by Lex Gilbert
As happens from time to time, today we have a guest critic sharing their take on a given new release. Reviewing this weekend's lone new wide-release, The Warrior's Way our guest critic for this particular bit of hybrid B-cinema is Lex Gilbert, better known by his online nickname 'LexG'. Enjoy.
Preceded by an appropriately insane trailer scored to some riotous canned Nu-metal, an apparent two-plus-year delay, and a title change (from “Laundry Warrior”), The Warrior's Way is either most accurately described as Jonah Hex by way of Zu Warriors plus Shane… or as the ultimate movie that was meant *only* to be seen at the 11:40am matinee by lone male attendees. Most others can probably safely steer clear, though fanboys and Western buffs (spaghetti and classical American variety) who can get into its quirky mix of classic genre film tropes, bad comedy, and stylized violence might have a blast.
First-time feature director Sngmoo Lee starts things off with a visually striking action prologue, though the almost poetic mood of the shots is compromised by some “wacky” tongue-in-cheek title cards that set the awkward tone for too much of the first half-hour. We meet Yang, a roaming bad-ass swordsman from one of two historically warring clans in an unnamed Asian country (the movie later seems to suggest they’re Chinese, even if the star is decidedly Korean), who refuses an order to murder a sworn enemy’s baby, and is forced to flee to America with the child in tow when his own crew issues a death warrant. Arriving in a classic movie Western town, he soon becomes protector to the townfolk, including a local troupe of carnies, a drunken ex-gunfighter (Geoffrey Rush), and smoking-hot knife-thrower/love interest Kate Bosworth (with a violent past of her own), from both a maniacal posse of marauders led by deformed super-villain The Colonel, played by (who else?) Danny Huston, and from Yang’s former mentor, hot on his trail.
The aforementioned trailer generously bills leading man Jang Dong-Gun as an “international superstar,” which as we all know probably translates to “some Korean guy you’ve never heard of, ever” to most American moviegoers. But credit where due, Jang is solid, intense and charismatic, holding his own against heavyweight hambones like Huston, Rush and, er, Tony Cox… even if his main acting approach, like so many crossover martial arts stars, is simply to exude gravitas via extreme seriousness and as few words as possible. Sometimes I wonder if there’s a reverse world where if Jesse Eisenberg flew over to Hong Kong and held a sword while scowling a lot, he’d be treated as the second coming of Eastwood.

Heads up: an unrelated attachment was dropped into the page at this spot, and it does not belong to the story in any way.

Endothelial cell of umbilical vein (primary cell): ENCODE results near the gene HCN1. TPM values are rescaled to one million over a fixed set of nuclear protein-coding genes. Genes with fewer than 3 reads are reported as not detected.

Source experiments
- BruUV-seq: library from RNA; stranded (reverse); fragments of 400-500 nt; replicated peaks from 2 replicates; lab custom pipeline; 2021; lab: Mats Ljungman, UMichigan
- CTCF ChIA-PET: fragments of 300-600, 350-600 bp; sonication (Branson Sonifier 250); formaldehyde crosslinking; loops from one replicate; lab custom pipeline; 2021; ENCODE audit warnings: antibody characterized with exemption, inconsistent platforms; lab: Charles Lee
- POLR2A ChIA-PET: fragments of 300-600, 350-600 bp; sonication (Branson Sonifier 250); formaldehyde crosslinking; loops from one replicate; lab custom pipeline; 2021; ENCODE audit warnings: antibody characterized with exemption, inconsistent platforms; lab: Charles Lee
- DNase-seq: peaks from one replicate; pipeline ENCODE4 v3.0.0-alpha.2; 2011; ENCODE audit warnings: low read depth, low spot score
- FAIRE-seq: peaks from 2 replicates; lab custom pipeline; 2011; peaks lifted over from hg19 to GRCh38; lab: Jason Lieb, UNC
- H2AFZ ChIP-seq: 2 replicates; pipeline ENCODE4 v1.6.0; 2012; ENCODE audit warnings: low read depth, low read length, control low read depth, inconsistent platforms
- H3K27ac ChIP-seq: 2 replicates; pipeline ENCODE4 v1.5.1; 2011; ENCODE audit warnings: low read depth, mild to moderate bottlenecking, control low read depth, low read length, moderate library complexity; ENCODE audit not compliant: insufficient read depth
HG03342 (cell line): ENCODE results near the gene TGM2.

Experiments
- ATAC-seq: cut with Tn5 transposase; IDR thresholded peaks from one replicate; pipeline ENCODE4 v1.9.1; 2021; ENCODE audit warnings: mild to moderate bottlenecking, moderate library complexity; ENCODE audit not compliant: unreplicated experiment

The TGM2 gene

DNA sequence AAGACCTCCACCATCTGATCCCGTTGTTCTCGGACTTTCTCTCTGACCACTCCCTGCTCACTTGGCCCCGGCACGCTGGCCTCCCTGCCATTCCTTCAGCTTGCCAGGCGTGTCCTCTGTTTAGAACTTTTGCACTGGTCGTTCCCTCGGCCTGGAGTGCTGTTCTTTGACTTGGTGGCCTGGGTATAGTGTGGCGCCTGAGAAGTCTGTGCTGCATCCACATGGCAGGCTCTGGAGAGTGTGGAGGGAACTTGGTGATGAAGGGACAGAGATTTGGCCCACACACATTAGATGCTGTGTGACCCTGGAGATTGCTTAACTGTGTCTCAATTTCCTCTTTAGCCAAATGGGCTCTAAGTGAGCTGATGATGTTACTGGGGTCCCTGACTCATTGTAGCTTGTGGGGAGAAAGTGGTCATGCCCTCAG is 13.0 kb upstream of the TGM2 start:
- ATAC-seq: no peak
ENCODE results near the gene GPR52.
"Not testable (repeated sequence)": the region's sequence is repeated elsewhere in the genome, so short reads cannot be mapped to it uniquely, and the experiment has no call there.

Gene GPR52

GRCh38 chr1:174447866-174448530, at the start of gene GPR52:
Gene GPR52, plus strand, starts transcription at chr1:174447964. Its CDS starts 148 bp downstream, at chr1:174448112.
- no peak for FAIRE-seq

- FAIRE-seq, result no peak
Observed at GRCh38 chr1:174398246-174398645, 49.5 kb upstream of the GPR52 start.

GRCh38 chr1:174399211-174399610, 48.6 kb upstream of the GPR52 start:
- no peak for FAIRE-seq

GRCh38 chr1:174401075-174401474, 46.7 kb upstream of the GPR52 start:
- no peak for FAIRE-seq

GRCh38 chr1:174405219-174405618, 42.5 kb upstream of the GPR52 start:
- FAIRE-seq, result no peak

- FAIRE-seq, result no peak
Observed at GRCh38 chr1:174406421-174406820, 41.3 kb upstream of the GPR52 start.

In establishing all of this, Lee veers wildly from awkward freakshow comedy (literally: around the time an actual bearded lady made an appearance, I was ready to write it off almost entirely) to disarming romantic interludes to rather epic blasts of chaos; It definitely has that post-Zack Snyder look where for all I know, the principal cast never left an Auckland warehouse, but with its bright, giant red-and-blue-tinted skies straight out of 1950s John Ford, unique one-horse carnival town backdrop, and computer-enhanced deserts, the look is consistently awesome and cinematic (if decidedly in “NewZealandVision”). And the wobbliness of the early stretches is handily rectified once Huston comes into the picture, essentially playing the character of “John Malkovich In Jonah Hex,” slinging more lecherous double-entendres than Freddy Krueger, as the murderous, pillaging scumbag who once wiped out Bosworth’s whole family after trying to rape her. (And if the flashback to this event is to be believed, he also has the supernatural power to somehow turn a brunette, curly-haired young actress who looks like Hailee Steinfeld crossed with Hailie Kate Eisenberg as a teenager into the lithe, freckled, straight-haired redhead Kate Bosworth within a span of ten years.)
Bosworth is a whole other story here, registering more cinematic mugging than Kristen Wiig as Gilly, or like Renee Zellwegger in Cold Mountain on a Jolt bender; I’m sure the script described her character as “feisty,” as I half-expected her to say “varmint” at some point. But somehow in the course of all the other madness, it works, at least once the elements come together in the more confident, action-oriented second half, as Huston’s posse and Yang’s warrior enemies descend on the town simultaneously, leading to a well-choreographed, prolonged orgy of chaos, all of it scored not to the expected metal, but to Javier Navarrete’s clever mix of Asian and spaghetti Western motifs. Rush’s Will Munny routine is also good for a laugh, and his slumming hamming could only be improved by a cutaway to Ben Kingsley giving him the big thumbs-up on this career move.
So, definitely a niche movie, and even that niche has of course seen all the individual pieces a zillion times before. But as no-expectations December throw-aways with overqualified supporting casts go… well, I still wouldn’t necessarily *recommend* it to anyone not already pumped for it, but if you’re sick of hearing about the same ten Oscar bait movies over and over, might be a fun time-killer.